I’ve thought a lot about Kendall’s reading of Rousseau, and its implications, in recent years amid all the discourse about our deep political divides and possible “national divorce.” The states it took me days to drive across in my twenties—South Dakota, Wyoming, Montana—were not yet a part of the United States when Madison wrote on behalf of the Constitution, and neither were dozens of others. But even then, Madison believed that an extended republic would contain a “greater variety of parties and interests,” preserving liberty by ensuring no faction could wrest control of the government. For Rousseau, that was the problem—the greater the scale, the more and different kinds of people, with proliferating and conflicting needs and desires, a regime would have to encompass. A similar argument was made by the Anti-Federalist opponents of the Constitution. The pseudonymous Cato, who many believe was New York Governor George Clinton, held that republics should be small, because larger territories allowed for greater wealth to be accumulated, which would eventually lead to the regime’s demise. And, anyway, he wrote, “The extent of many of the states of the Union, is at this time almost too great for the superintendence of a republican form of government.”
If I can take some liberties with Rousseau’s argument, I think his essential insight about scale has to do with what it would feel like to be governed in a country with “large populations” and “vast territories.” He praises ancient founders—or rather, legislators—like Moses and Lycurgus, for creating peoples; that is, for founding regimes in the fullest sense of the word, something like a shared way of life, which for him necessarily could only be extended and stretched so far. To put it in American terms, how could legislation promulgated from a distant capital, aiming to govern a mind-bogglingly diverse people stretched across a continent, not cause too many of them to chafe too often?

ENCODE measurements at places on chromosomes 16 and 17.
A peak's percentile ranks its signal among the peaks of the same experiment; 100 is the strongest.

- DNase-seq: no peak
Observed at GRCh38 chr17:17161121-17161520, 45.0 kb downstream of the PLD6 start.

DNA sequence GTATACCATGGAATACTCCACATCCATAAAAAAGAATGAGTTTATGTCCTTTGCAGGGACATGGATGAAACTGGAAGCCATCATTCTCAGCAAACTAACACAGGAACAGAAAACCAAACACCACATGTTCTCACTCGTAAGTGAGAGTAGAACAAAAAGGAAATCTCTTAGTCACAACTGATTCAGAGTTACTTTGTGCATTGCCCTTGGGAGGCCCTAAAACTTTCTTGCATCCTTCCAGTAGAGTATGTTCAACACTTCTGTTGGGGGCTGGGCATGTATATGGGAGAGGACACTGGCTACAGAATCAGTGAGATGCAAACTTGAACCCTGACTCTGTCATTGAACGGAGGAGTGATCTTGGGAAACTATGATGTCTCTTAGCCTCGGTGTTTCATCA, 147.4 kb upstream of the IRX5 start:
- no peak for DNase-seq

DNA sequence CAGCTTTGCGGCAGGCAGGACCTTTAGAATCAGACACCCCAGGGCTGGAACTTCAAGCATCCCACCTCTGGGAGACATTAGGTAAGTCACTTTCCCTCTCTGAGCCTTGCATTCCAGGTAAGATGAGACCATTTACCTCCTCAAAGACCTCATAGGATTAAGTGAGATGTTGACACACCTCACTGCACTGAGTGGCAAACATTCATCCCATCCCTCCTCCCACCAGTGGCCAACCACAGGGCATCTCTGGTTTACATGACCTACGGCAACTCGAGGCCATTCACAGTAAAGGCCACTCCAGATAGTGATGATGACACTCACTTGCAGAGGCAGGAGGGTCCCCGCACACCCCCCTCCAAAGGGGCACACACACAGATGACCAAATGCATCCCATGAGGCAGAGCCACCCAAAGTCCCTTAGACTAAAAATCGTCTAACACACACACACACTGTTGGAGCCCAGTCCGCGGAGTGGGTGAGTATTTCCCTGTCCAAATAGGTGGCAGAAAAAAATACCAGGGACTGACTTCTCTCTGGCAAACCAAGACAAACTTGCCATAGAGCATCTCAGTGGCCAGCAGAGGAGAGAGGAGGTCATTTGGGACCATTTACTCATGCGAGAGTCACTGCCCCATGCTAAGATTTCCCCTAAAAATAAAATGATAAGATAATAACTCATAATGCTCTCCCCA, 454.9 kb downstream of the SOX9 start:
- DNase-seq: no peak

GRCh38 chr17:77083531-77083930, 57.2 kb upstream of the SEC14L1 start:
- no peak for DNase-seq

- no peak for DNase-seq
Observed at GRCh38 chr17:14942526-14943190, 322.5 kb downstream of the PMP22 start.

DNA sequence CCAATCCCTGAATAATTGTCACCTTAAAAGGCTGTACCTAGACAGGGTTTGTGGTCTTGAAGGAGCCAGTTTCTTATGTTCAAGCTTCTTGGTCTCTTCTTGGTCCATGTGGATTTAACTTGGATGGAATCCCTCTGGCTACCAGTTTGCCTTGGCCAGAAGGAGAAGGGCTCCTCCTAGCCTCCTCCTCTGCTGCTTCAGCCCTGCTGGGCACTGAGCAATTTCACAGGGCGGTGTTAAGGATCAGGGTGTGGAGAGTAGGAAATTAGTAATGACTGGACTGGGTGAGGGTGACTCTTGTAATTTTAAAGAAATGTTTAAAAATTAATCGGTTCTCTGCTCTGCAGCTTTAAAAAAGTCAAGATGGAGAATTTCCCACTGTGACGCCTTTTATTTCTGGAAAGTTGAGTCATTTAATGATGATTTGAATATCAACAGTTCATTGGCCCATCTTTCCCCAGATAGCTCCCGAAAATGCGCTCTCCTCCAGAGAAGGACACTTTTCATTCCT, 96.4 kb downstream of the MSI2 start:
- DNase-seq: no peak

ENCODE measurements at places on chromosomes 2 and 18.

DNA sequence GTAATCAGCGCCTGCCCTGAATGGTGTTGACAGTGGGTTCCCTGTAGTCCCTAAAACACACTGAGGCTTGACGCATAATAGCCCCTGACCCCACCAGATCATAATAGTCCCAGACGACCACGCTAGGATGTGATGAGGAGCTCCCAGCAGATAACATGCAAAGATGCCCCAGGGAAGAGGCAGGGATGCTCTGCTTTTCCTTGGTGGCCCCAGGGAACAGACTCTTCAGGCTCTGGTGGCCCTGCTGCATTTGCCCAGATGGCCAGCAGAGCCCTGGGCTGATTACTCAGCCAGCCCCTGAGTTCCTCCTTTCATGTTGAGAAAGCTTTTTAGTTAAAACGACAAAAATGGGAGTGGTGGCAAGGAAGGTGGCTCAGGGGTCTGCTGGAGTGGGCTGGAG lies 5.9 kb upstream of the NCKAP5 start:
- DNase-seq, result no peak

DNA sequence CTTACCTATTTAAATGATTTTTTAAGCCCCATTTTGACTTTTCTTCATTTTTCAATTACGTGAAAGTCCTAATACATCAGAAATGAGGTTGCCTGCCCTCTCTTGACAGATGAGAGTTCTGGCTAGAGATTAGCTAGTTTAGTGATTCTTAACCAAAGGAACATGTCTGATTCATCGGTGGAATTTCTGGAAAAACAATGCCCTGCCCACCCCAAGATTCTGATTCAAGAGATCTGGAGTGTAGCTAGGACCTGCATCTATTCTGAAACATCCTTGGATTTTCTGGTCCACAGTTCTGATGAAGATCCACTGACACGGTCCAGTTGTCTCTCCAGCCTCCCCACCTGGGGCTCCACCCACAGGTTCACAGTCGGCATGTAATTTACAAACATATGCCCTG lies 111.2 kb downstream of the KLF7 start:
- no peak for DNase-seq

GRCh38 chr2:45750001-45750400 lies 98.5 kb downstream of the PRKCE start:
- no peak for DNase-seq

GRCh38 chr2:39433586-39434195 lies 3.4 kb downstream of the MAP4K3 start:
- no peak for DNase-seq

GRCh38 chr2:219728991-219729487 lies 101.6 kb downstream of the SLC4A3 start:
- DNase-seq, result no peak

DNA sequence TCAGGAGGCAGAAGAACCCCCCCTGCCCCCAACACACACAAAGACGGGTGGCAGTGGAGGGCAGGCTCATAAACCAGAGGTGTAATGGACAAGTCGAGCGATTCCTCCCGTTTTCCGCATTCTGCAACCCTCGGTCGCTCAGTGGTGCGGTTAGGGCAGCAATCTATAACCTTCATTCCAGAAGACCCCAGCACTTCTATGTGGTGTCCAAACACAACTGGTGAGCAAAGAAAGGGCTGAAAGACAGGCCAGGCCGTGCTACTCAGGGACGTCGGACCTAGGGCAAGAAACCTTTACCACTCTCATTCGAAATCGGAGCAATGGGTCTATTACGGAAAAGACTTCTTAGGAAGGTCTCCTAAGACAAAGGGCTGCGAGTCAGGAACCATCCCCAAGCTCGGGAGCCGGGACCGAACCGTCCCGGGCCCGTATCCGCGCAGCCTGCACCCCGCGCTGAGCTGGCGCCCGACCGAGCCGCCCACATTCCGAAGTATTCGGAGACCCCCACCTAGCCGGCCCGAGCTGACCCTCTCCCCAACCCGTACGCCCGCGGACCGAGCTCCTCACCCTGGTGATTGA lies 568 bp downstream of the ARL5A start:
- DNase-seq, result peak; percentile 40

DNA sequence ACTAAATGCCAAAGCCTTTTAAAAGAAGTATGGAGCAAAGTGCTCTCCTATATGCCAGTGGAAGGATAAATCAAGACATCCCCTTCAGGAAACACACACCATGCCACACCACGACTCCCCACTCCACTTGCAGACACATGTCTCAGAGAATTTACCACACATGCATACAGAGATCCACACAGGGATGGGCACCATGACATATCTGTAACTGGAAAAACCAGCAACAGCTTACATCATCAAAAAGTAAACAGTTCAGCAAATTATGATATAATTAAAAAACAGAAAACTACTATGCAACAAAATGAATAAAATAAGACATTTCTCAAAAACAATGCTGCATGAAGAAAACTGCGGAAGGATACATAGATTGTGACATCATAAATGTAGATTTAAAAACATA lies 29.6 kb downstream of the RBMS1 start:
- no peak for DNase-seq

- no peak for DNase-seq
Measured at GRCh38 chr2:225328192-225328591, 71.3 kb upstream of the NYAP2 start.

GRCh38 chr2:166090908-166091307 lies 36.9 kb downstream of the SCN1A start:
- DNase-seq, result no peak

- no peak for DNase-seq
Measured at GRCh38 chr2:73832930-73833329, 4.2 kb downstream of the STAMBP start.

Rousseau’s argument obviously can be put to nefarious contemporary uses—a way to give a veneer of intellectual seriousness to hostility toward pluralism. But it also can serve as a reminder of the affective dimensions of citizenship, and how difficult it can be to govern a place as various, in multiple senses, as the United States, even assuming the good faith of its many people. For most of our history, we’ve evaded this challenge by excluding, in various de facto and de jure ways, some portion of the people from counting, making our political system and power structures more homogeneous than the lives they ruled. The window in which the United States has attempted what Rousseau thought so misguided—to nationally govern a vast, diverse people in a vast, diverse place—has been rather narrow.
I’m doubtful that the experiment will still be going by 2050. I don’t necessarily mean that the United States will “collapse”; in fact, I think that’s unlikely. The Constitution will still be under glass in Washington. But in the years to come, under the pressure of negative polarization, geographic sorting, an ever more fragmenting culture, and the extant anti-democratic features of the Constitution, ambitious national governance will be nearly impossible, with a right-wing Supreme Court attacking whatever accomplishments are mustered. Maybe state governments will take on new importance, or regional coordination and policymaking become more prevalent; maybe not. If I had to predict, stalemate, halting achievements stymied by legal wrangling, and continued conservative assaults on what few public goods remain will carry the day, a behemoth military and security apparatus atop a gradually crumbling society incapable of reckoning with its problems. What could go wrong?